An international team of astronomers has announced the discovery of a very rare Type Ibn supernova on the outskirts of a bright elliptical galaxy located about 780 million light-years away. “This supernova is one-of-a-kind. And it’s definitely in the wrong neighborhood,” said Dr. Nathan Sanders of the Harvard-Smithsonian Center for Astrophysics.
Based on the presence of helium and other features, the object, dubbed PS1-12sk, is classified as a very rare Type Ibn supernova – only the sixth such example found out of thousands of supernovae.
A new subclass of ‘Type Ibn,’ characterized by intermediate-width He I emission, has emerged since the discovery of the supernova SN 1999cq. Although the origin of these supernovae is unclear, the most likely cause seems to be the explosion of a massive star that previously ejected massive amounts of helium gas. That origin was supported by the fact that the five previous Type Ibn supernovae were all found in galaxies like the Milky Way that are actively forming stars.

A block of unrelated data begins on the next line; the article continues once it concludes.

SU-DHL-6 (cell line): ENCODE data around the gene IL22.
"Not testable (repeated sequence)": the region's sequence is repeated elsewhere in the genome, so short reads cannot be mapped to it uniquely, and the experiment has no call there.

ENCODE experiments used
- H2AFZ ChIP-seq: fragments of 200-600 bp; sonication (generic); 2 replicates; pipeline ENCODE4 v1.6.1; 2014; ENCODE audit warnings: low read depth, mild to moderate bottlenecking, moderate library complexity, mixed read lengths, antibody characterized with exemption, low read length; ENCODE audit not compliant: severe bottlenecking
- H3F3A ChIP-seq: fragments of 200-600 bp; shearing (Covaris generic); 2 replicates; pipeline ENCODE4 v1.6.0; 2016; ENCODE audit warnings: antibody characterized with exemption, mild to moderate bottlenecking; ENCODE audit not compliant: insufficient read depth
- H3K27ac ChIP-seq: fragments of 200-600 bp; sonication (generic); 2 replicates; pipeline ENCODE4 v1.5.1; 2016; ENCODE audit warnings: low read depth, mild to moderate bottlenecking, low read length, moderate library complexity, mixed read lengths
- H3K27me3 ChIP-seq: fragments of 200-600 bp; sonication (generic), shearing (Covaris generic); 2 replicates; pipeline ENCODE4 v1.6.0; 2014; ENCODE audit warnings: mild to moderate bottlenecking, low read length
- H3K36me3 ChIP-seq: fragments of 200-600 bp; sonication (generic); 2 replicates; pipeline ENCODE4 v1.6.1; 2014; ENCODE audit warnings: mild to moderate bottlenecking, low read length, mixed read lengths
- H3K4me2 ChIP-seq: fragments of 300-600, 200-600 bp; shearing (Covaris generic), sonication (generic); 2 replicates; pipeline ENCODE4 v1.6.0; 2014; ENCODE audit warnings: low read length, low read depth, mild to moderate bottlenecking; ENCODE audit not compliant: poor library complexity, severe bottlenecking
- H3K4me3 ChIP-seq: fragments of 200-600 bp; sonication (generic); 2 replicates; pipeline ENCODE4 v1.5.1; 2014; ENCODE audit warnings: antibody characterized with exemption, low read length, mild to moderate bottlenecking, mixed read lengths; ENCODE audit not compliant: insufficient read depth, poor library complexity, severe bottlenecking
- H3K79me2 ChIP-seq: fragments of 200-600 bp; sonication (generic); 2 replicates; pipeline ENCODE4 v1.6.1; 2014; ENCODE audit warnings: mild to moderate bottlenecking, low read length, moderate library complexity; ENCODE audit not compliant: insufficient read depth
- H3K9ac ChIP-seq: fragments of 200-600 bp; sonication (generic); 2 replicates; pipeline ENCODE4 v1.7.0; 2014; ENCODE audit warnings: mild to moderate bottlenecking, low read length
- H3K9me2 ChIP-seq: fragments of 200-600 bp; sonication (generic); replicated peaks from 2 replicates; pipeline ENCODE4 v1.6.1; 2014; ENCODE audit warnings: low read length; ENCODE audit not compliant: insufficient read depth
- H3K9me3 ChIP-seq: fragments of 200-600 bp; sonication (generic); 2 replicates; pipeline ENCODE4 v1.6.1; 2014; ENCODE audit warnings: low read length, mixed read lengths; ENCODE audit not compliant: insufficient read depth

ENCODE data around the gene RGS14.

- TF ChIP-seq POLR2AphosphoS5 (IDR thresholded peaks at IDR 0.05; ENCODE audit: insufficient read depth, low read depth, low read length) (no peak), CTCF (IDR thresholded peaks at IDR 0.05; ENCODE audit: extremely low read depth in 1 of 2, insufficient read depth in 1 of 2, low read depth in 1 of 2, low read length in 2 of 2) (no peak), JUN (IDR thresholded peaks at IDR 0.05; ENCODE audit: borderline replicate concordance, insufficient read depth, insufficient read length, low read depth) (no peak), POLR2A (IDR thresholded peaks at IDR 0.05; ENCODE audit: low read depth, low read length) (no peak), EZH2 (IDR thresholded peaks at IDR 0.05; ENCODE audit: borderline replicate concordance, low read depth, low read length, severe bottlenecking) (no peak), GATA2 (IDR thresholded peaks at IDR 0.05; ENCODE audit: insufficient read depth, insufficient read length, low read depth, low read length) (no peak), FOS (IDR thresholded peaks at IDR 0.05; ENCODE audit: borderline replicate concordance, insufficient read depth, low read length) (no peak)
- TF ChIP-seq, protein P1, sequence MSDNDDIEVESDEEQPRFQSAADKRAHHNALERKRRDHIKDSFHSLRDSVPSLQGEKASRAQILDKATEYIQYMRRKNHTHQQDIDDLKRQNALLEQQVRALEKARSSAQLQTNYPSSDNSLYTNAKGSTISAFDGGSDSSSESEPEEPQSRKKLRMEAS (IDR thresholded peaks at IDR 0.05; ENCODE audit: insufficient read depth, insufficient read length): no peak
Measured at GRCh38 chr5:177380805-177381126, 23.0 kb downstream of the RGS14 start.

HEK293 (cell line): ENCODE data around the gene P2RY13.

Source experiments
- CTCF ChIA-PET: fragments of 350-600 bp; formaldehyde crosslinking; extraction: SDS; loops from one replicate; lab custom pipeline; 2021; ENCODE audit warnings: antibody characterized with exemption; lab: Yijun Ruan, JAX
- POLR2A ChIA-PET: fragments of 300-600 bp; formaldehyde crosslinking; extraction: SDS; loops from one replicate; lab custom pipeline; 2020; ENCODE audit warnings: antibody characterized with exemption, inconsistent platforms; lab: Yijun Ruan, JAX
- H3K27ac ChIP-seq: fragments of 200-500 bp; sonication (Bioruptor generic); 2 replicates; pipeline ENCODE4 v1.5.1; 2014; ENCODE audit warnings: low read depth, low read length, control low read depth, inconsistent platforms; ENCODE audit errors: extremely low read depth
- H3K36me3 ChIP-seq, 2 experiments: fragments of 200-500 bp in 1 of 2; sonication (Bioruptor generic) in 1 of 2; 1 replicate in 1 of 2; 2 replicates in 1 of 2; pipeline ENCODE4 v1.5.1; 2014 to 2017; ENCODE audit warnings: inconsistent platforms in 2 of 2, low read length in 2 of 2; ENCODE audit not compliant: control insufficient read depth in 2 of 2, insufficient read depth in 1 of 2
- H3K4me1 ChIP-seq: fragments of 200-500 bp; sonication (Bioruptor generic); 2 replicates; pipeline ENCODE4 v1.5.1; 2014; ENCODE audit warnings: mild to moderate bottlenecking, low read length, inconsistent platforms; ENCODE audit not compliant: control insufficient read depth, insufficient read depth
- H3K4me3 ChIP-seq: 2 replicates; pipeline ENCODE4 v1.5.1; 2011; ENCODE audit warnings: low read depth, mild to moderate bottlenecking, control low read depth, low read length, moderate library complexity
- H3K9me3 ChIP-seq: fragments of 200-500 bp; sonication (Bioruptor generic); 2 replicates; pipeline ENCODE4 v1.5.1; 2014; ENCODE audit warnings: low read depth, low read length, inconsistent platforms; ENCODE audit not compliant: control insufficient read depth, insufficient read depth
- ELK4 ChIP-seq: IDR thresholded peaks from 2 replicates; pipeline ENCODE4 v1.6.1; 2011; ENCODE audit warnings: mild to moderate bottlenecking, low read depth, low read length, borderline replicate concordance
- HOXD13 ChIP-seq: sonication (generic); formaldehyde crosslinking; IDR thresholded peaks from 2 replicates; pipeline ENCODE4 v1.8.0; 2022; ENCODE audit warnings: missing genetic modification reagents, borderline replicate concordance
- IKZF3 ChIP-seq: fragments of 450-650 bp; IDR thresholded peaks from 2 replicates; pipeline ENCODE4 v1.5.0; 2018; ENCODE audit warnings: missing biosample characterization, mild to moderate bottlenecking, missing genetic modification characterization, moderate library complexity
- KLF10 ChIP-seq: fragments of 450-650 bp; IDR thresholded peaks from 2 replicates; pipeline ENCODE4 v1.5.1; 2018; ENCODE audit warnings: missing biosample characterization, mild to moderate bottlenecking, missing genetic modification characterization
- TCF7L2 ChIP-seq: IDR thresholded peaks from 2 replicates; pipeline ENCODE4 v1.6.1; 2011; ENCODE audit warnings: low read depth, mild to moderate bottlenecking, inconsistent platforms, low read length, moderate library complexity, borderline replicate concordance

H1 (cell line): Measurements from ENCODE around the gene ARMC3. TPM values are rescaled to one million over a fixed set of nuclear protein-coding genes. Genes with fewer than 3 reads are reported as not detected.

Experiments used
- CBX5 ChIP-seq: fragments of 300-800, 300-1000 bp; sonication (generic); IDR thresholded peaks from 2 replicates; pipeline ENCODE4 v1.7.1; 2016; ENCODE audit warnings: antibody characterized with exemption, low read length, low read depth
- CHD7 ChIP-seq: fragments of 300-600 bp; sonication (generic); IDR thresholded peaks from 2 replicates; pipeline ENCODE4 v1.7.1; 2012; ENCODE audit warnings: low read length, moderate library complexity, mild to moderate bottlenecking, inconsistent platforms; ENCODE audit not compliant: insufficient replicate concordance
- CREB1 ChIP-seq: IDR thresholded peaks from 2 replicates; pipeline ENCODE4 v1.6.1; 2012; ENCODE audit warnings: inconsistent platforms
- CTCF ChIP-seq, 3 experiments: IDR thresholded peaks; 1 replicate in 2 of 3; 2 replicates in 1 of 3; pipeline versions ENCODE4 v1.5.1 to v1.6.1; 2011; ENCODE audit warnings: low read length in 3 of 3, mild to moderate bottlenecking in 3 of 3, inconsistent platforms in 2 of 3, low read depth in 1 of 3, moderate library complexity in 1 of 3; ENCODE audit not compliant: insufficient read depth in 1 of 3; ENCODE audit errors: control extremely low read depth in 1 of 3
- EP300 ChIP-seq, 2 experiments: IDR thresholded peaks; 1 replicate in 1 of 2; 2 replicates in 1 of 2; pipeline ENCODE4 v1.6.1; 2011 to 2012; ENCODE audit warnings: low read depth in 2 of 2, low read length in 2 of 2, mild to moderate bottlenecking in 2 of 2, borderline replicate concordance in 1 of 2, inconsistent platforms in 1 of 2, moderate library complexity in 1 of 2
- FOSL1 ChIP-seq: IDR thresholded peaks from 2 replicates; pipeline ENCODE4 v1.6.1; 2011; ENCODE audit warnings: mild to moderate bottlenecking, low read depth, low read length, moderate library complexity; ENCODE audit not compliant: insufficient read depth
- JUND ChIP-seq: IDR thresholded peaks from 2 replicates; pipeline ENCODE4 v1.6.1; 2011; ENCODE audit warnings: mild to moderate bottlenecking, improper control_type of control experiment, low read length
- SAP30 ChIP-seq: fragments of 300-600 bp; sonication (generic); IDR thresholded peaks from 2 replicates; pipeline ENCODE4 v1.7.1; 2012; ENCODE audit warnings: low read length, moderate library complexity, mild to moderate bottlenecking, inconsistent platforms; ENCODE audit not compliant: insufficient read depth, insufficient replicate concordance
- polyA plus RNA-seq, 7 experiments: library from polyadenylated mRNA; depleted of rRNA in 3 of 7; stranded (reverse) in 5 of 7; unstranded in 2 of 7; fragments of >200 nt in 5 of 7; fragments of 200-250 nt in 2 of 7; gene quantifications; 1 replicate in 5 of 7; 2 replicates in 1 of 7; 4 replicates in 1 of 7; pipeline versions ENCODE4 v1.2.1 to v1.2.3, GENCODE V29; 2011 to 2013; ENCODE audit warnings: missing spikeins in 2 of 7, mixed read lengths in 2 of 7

PS1-12sk is different. The site of the explosion shows no signs of recent star formation, and a supernova from a massive star has never before been seen in a galaxy of this type.
“It could be that we simply got very lucky with this discovery. But luck favors the prepared,” said co-author Dr Alicia Soderberg, also of the Harvard-Smithsonian Center for Astrophysics.
The finding suggests that the host galaxy might be hiding a star factory, allowing it to form massive stars where none were expected. Alternatively, PS1-12sk might have an entirely different origin such as a collision of two white dwarfs, one of which was helium-rich.
“Is this a runaway star from another star formation site? Is it a very local bit of star formation? Is it a different way for such a supernova to occur? None of these seems very likely so we have a real puzzle,” said Dr. John Tonry of the University of Hawaii Institute for Astronomy.
Via Dr. Stefan Gruenwald